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J Neurotrauma. 2018 Jan 1;35(1):48-53. doi: 10.1089/neu.2017.5000. Epub 2017 Sep 19.

ABCG2 c.421C>A Is Associated with Outcomes after Severe Traumatic Brain Injury.

Author information

1
1 Pharmaceutical Sciences, School of Pharmacy, University of Pittsburgh , Pittsburgh, Pennsylvania.
2
2 Health Promotion and Development, School of Nursing, University of Pittsburgh , Pittsburgh, Pennsylvania.
3
3 Human Genetics, Graduate School of Public Health, University of Pittsburgh , Pittsburgh, Pennsylvania.
4
4 Health and Community Systems, School of Nursing, University of Pittsburgh , Pittsburgh, Pennsylvania.
5
5 Neurological Surgery, School of Medicine, University of Pittsburgh , Pittsburgh, Pennsylvania.
6
6 Safar Center for Resuscitation Research, University of Pittsburgh , Pittsburgh, Pennsylvania.
7
7 Pharmacy and Therapeutics, School of Pharmacy, University of Pittsburgh , Pittsburgh, Pennsylvania.

Abstract

Traumatic brain injury (TBI) is a leading cause of death with no pharmacological treatments that improve outcomes. Transporter proteins participate in TBI recovery by maintaining the central nervous system (CNS) biochemical milieu. Genetic variations in transporters that alter expression and/or function have been associated with TBI outcomes. The ATP-binding cassette transporter, ABCG2, is a uric acid (UA) transporter that effluxes UA from cells in the CNS and is responsible for systemic UA clearance. Uric acid is a CNS antioxidant and/or a biomarker that might support TBI recovery. Our objective was to investigate the impact of ABCG2 SNP: c.421C>A on TBI outcomes. Two cohorts (discovery [N = 270] and replication [N = 166]) were genotyped for ABCG2 c.421C>A. Glasgow Outcome Scale (GOS) scores were collected at 3, 6, 12, and 24 months post-injury and compared with mixed-effects multiple ordinal regression controlled for time post-injury, age, sex, time, post-injury imaging determined hemorrhage types, and Glasgow Coma Scale score. Variant alleles (genotype) were associated with better GOS scores (p = 0.01 [discovery] and p = 0.02 [replication]), whereas genotype*age interaction was associated with worse GOS scores (p = 0.03 [discovery] and p = 0.01 [replication]). Reversed coefficient directionality suggests variant allele(s) are protective up to approximately age 34 years. Overall, variant alleles at ABCG2 c.421C>A associate with better GOS scores post-injury in two independently sampled cohorts. This finding is mitigated by increasing subject age. This suggests that ABCG2 might have an age-dependent effect on TBI recovery and should be explored in future mechanistic studies.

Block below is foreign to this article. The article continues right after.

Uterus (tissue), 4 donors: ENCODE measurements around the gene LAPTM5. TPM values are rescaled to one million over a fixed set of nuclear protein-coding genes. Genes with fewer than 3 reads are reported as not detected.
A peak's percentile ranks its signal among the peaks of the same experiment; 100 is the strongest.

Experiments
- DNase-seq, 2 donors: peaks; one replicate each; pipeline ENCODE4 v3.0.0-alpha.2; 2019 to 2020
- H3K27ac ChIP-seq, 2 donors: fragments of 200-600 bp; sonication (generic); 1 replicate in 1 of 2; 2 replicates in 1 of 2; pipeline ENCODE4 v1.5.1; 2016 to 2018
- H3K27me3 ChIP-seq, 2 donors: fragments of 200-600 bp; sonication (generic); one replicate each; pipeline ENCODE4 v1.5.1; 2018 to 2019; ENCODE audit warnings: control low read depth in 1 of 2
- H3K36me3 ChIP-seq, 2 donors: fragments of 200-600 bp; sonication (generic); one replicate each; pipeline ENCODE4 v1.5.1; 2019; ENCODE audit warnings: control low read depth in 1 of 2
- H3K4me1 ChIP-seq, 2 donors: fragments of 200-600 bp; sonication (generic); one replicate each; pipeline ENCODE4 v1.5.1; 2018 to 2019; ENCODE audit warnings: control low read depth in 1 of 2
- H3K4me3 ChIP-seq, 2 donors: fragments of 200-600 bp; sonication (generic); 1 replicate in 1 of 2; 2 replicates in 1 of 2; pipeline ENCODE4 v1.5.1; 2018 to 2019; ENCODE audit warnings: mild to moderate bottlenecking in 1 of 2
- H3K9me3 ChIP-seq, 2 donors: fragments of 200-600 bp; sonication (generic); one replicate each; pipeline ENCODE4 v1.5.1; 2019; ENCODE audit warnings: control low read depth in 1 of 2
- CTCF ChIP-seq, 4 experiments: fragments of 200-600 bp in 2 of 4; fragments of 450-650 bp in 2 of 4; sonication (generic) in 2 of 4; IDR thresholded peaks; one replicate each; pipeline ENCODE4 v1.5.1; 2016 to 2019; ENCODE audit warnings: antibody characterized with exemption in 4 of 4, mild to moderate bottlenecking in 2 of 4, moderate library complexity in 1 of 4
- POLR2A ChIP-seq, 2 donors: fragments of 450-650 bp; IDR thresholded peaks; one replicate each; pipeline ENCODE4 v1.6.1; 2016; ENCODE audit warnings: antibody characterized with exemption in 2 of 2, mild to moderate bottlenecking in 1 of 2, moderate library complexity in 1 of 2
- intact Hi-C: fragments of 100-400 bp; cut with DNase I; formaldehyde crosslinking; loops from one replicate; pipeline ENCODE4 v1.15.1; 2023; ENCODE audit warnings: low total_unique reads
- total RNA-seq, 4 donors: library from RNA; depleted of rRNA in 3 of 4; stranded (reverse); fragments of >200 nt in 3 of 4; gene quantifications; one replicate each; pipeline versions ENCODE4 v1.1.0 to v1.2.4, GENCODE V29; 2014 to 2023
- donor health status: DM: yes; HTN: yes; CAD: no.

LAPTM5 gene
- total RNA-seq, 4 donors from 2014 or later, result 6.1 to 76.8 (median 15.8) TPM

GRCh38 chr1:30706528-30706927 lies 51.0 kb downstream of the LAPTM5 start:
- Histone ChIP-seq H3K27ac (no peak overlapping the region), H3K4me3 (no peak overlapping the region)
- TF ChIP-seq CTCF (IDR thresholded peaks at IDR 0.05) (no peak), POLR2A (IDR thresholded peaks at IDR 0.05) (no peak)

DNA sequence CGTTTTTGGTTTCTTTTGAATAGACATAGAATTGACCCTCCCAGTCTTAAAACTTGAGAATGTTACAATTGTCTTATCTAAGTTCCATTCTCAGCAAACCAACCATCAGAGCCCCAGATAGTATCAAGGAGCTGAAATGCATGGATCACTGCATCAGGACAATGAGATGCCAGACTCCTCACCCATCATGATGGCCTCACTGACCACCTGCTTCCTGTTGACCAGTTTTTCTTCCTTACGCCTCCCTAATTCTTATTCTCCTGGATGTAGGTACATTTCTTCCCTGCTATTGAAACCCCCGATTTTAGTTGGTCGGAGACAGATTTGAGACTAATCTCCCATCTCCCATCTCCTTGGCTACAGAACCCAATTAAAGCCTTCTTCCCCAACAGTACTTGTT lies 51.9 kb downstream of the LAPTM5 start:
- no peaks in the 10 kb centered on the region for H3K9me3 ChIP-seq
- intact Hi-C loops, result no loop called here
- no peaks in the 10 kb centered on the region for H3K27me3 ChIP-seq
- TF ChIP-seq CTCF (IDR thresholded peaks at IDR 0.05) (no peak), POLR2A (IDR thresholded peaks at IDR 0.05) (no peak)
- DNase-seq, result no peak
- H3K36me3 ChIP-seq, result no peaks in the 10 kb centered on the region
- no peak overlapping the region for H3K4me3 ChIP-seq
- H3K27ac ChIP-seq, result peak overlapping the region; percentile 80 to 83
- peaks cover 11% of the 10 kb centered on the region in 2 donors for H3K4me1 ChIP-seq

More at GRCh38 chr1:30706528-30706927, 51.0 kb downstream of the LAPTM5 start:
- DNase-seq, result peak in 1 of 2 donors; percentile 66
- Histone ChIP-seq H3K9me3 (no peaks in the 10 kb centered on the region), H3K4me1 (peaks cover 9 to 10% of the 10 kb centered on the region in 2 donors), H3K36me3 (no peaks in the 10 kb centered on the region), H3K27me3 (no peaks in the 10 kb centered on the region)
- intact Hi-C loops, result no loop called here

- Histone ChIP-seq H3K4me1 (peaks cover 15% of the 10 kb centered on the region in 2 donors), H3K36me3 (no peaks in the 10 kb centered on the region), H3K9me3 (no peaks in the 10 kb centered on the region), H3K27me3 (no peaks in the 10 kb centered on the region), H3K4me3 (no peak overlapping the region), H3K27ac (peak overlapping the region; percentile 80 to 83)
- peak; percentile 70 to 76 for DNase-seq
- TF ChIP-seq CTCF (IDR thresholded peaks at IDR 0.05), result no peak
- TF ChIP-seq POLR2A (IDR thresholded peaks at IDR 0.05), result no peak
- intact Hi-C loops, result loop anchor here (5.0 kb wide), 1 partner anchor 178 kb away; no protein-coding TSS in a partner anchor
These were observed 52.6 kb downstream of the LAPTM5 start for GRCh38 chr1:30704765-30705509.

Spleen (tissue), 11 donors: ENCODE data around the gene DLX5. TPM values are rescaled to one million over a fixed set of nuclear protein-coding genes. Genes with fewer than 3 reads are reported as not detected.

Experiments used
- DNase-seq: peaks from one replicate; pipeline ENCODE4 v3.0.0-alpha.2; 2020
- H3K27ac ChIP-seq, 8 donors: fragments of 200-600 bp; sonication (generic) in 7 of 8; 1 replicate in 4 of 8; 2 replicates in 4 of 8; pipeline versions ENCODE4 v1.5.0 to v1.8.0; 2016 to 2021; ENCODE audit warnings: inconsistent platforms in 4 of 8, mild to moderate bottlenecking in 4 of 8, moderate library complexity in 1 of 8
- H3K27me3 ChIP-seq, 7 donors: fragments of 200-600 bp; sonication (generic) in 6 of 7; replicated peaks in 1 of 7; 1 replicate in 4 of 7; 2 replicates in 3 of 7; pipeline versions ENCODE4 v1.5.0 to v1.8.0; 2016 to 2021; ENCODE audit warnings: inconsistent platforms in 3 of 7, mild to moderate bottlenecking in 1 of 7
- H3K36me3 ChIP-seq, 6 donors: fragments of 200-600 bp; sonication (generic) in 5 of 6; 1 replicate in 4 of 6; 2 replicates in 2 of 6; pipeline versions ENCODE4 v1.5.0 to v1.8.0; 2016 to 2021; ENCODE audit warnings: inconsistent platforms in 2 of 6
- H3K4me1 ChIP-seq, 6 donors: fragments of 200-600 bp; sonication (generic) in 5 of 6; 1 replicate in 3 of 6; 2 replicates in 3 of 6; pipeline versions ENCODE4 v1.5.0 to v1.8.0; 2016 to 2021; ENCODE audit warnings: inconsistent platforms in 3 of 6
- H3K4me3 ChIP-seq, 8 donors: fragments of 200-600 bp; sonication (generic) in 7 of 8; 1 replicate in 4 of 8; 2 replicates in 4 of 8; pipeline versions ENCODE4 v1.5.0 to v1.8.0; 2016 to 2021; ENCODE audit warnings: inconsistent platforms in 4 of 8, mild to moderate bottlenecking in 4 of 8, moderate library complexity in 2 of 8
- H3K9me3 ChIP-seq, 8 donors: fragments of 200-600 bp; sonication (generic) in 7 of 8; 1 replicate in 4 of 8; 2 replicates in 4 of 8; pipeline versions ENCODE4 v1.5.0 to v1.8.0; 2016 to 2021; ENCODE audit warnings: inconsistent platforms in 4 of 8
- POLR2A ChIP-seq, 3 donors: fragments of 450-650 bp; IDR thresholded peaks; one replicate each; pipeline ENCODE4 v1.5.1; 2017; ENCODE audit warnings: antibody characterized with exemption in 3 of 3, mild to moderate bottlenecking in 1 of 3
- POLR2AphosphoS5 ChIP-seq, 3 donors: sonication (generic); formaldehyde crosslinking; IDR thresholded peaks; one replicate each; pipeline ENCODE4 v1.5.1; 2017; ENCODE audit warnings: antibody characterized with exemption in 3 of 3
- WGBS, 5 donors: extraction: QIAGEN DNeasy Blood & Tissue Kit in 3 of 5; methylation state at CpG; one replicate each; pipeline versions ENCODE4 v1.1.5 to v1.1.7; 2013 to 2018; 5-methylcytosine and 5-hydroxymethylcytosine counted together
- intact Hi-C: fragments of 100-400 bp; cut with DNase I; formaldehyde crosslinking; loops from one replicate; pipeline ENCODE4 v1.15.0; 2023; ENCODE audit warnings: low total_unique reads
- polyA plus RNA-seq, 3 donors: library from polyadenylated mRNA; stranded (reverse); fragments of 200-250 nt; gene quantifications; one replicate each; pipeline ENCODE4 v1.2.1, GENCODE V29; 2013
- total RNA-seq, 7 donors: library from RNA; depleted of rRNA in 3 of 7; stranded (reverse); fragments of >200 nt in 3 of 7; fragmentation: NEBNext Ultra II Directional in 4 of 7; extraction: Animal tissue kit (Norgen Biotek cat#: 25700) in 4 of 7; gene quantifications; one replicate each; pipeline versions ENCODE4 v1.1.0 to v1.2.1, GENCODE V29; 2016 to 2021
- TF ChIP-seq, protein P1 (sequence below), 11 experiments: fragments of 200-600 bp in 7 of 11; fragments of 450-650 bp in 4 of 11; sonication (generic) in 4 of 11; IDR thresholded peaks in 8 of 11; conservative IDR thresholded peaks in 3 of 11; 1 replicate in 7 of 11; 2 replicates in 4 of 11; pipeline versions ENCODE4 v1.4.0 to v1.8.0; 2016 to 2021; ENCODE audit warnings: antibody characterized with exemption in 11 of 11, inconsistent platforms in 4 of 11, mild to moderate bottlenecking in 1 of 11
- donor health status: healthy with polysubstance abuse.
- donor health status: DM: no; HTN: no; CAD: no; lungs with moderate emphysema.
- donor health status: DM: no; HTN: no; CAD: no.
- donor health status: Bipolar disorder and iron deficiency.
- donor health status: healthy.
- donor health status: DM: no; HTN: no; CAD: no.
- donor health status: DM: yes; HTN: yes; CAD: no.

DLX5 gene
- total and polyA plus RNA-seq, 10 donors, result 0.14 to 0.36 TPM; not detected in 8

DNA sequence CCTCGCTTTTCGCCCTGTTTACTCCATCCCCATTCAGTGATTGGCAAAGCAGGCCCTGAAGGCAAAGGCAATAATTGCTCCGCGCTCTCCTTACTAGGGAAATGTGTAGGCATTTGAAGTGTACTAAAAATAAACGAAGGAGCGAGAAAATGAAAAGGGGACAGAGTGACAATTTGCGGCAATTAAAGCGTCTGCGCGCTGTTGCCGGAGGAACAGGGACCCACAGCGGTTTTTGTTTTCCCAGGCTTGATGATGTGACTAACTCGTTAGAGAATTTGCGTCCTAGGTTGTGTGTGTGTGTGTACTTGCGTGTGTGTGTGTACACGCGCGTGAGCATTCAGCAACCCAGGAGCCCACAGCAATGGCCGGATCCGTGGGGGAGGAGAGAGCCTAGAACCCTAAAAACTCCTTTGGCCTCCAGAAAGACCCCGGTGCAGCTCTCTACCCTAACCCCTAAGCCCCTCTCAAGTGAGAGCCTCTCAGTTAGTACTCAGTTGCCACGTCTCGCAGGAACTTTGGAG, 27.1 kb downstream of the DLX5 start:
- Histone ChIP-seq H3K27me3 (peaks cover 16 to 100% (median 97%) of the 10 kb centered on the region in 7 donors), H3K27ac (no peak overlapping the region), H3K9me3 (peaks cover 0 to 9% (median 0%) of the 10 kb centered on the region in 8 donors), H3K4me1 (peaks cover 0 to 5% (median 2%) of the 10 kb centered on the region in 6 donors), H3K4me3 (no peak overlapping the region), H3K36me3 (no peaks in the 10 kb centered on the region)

KEYWORDS:

biomarkers; genetic factors; human studies; outcome measures; traumatic brain injury

PMID:
28747144
PMCID:
PMC5757075
[Available on 2019-01-01]
DOI:
10.1089/neu.2017.5000

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